New Internationalist

The Right To Rave

Issue 342

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Another world is possible / HUMAN RIGHTS

The Right to Rave
by Eduardo Galeano, illustrations by Sara Fanelli

In 1948 and again in 1976, the United Nations proclaimed long lists of human rights, but the immense majority of humanity enjoys only the rights to see, hear and remain silent. Suppose we start by exercising the never-proclaimed right to dream? Suppose we rave a bit? Let's set our sights beyond the abominations of today to divine another possible world:

[image, unknown] the air shall be cleansed of all poisons except those born of human fears and human passions;

in the streets, cars shall be run over by dogs;

people shall not be driven by cars, or programmed by computers, or bought by supermarkets, or watched by televisions;

the TV set shall no longer be the most important member of the family and shall be treated like an iron or a washing machine;

people shall work for a living instead of living for work;

written into law shall be the crime of stupidity, committed by those who live to have or to win, instead of living just to live like the bird that sings without knowing it and the child who plays unaware that he or she is playing;

in no country shall young men who refuse to go to war go to jail, rather only those who want to make war;

[image, unknown] economists shall not measure living standards by consumption levels or the quality of life by the quantity of things;

cooks shall not believe that lobsters love to be boiled alive;

historians shall not believe that countries love to be invaded;

politicians shall not believe that the poor love to eat promises;

earnestness shall no longer be a virtue, and no-one shall be taken seriously who can’t make fun of himself;

death and money shall lose their magical powers, and neither demise nor fortune shall make a virtuous gentleman of a rat;

no-one shall be considered a hero or a fool for doing what he believes is right instead of what serves him best;

the world shall wage war not on the poor but rather on poverty, and the arms industry shall have no alternative but to declare bankruptcy;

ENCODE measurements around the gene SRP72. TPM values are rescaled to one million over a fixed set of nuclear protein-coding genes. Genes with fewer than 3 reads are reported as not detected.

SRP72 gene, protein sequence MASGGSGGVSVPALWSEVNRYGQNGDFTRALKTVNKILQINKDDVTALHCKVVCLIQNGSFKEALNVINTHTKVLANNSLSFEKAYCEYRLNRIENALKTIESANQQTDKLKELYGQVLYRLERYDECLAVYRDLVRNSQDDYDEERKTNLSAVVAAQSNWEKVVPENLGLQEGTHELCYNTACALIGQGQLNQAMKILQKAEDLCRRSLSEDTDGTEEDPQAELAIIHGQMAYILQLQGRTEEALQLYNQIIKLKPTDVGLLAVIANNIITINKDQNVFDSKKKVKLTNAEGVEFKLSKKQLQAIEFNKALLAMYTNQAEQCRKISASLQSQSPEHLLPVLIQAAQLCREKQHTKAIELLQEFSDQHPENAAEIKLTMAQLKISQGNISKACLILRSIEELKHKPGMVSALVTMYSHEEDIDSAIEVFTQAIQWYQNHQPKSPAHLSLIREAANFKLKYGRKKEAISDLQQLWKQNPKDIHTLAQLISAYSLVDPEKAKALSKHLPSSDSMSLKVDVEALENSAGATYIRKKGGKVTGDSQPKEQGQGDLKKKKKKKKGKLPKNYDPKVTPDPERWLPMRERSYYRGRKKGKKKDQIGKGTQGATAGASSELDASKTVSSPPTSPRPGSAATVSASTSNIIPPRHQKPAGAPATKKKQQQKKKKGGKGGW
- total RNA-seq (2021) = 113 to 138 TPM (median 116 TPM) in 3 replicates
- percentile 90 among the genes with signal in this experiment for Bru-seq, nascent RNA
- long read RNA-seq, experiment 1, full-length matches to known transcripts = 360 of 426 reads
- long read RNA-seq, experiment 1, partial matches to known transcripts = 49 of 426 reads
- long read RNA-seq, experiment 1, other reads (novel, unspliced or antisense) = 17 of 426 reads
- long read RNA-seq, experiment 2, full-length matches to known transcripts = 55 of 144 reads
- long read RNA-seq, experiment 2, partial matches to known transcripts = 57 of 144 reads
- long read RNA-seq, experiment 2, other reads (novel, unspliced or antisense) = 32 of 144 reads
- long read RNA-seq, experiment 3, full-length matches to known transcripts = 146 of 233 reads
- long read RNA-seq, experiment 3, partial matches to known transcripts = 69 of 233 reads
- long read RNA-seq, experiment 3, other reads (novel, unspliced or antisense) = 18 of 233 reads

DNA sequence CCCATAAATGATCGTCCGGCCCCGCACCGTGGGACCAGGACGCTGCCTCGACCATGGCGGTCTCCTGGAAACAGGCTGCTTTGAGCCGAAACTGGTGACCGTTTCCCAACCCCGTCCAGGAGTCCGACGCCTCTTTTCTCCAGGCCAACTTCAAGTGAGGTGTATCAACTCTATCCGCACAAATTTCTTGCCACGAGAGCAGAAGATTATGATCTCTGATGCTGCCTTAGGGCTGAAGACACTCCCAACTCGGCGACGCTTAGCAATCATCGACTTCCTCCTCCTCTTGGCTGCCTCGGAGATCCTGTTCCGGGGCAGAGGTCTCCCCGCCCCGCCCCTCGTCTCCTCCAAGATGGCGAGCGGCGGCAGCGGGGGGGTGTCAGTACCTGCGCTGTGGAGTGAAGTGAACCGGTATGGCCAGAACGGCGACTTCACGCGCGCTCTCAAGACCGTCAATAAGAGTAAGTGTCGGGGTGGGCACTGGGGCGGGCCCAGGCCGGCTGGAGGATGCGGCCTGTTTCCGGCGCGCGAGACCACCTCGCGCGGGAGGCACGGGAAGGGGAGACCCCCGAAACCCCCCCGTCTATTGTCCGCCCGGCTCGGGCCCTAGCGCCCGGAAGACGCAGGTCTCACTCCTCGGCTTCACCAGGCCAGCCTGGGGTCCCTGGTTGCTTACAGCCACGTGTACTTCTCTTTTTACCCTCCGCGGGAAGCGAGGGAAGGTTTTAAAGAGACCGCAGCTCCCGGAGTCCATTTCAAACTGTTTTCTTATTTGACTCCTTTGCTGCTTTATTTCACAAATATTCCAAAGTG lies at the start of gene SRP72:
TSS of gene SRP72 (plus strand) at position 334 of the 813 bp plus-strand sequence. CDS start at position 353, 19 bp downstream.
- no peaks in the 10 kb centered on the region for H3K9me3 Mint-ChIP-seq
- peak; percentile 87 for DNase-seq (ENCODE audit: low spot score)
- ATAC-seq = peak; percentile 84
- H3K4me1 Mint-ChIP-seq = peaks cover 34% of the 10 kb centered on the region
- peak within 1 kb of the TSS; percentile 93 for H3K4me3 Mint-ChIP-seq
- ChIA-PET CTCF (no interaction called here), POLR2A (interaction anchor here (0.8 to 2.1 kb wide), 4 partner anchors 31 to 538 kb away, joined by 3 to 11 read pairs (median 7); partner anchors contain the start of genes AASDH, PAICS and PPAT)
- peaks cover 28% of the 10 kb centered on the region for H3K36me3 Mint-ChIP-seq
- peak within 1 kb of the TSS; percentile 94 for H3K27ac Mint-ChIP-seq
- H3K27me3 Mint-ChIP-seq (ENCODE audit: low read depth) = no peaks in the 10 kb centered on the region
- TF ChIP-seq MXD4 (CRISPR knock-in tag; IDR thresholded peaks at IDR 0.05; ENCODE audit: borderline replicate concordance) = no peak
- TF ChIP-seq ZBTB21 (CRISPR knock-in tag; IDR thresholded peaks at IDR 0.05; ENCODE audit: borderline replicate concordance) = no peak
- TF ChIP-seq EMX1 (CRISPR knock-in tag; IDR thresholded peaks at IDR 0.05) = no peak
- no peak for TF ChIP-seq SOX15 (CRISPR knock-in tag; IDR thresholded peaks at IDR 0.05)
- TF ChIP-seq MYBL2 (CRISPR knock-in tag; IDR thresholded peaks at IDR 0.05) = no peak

[image, unknown]

food shall not be a commodity nor shall communications be a business, because food and communication are human rights;

no-one shall die of hunger, because no-one shall die of overeating;

street children shall not be treated like garbage, because there shall be no street children;

[image, unknown] rich kids shall not be treated like gold, because there shall be no rich kids;

education shall not be the privilege of those who can pay;

the police shall not be the curse of those who cannot pay;

justice and liberty, Siamese twins condemned to live apart, shall meet again and be reunited, back to back;

a woman, a black woman, shall be president of Brazil, and another black woman shall be president of the United States; an Indian woman shall govern Guatemala and another Peru;

in Argentina, the crazy women of the Plaza de Mayo shall be held up as examples of mental health because they refused to forget in a time of obligatory amnesia;

the Church, holy mother, shall correct the typos on the tablet of Moses and the Sixth Commandment shall dictate the celebration of the body;

[image, unknown] the Church shall also proclaim another commandment, the one God forgot: You shall love nature, to which you belong;

clothed with forests shall be the deserts of the world and of the soul;

the despairing shall be paired and the lost shall be found, for they are the ones who despaired and lost their way from so much lonely seeking;

we shall be compatriots and contemporaries for all who have a yearning for justice and beauty, no matter where they were born or where they lived, because the borders of geography and time shall cease to exist;

perfection shall remain the boring privilege of the gods, while in our bungling, messy world every night shall be lived as if it were the last and every day as if it were the first.

from Upside Down, Metropolitan Books.


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